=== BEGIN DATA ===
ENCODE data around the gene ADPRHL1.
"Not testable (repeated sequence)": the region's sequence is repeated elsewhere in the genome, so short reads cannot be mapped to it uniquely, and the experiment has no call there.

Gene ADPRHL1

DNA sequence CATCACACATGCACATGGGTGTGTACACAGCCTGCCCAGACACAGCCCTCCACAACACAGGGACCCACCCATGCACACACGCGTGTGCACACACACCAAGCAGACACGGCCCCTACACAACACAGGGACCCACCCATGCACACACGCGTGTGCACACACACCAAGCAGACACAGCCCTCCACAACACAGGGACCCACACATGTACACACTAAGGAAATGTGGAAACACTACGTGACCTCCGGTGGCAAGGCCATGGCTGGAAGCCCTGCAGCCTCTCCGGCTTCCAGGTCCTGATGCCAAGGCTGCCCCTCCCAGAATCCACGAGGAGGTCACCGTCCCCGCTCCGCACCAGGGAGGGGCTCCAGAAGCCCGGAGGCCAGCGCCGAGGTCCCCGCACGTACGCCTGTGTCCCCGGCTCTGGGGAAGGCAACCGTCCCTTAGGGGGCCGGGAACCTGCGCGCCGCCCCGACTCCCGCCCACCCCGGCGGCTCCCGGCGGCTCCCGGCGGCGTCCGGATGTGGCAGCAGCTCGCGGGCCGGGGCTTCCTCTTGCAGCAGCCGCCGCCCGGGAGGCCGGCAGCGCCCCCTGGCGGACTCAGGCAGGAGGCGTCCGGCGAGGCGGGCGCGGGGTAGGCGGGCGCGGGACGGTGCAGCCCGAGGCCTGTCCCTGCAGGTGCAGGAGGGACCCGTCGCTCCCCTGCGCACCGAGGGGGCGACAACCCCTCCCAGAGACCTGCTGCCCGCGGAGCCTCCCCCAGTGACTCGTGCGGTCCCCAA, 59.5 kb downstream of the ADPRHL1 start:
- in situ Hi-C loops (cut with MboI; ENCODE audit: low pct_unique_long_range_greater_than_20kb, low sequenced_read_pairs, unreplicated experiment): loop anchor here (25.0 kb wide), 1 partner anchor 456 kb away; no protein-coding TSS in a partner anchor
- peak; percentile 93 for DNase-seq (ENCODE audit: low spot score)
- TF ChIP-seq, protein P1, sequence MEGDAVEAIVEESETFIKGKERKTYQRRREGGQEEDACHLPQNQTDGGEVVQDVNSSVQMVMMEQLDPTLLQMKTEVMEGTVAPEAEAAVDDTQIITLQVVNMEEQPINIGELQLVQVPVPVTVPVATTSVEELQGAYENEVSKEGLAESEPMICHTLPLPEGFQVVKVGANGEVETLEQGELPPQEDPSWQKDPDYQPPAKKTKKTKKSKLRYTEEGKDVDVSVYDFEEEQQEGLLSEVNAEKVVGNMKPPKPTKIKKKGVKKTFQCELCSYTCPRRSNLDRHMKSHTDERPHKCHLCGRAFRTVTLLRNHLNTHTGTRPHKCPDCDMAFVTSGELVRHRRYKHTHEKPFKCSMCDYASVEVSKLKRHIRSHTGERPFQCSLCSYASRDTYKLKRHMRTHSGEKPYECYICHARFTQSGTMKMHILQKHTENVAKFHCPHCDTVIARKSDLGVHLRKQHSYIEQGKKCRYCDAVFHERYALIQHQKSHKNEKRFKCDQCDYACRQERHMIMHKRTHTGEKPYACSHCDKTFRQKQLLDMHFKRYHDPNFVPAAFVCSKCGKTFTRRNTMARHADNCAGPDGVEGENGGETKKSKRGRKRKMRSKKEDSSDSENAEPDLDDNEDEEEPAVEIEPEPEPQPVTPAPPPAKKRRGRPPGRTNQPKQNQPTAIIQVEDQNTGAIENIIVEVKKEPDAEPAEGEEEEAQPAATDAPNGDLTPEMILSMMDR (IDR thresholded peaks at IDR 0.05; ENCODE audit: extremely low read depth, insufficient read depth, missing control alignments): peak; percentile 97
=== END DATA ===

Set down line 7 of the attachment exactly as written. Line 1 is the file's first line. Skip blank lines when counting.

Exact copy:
- TF ChIP-seq, protein P1, sequence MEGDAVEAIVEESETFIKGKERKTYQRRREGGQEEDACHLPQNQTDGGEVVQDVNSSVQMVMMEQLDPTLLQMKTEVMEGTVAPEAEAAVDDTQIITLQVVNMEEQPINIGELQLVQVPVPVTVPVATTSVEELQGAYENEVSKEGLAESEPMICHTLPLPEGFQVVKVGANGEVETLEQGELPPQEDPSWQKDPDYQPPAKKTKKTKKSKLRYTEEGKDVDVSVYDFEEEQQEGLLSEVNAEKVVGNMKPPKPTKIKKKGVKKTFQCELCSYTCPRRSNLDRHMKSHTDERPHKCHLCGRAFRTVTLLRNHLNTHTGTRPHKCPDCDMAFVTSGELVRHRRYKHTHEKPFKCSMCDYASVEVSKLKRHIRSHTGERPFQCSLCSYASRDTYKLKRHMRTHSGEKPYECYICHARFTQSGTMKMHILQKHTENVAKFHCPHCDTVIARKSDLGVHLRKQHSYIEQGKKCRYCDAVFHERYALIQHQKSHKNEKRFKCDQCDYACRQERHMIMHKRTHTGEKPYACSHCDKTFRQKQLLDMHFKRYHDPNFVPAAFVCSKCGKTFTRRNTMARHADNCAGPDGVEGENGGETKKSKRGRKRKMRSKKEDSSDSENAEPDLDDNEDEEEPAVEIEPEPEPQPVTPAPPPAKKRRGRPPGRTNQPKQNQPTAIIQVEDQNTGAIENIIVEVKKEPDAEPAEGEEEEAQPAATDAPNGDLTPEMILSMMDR (IDR thresholded peaks at IDR 0.05; ENCODE audit: extremely low read depth, insufficient read depth, missing control alignments): peak; percentile 97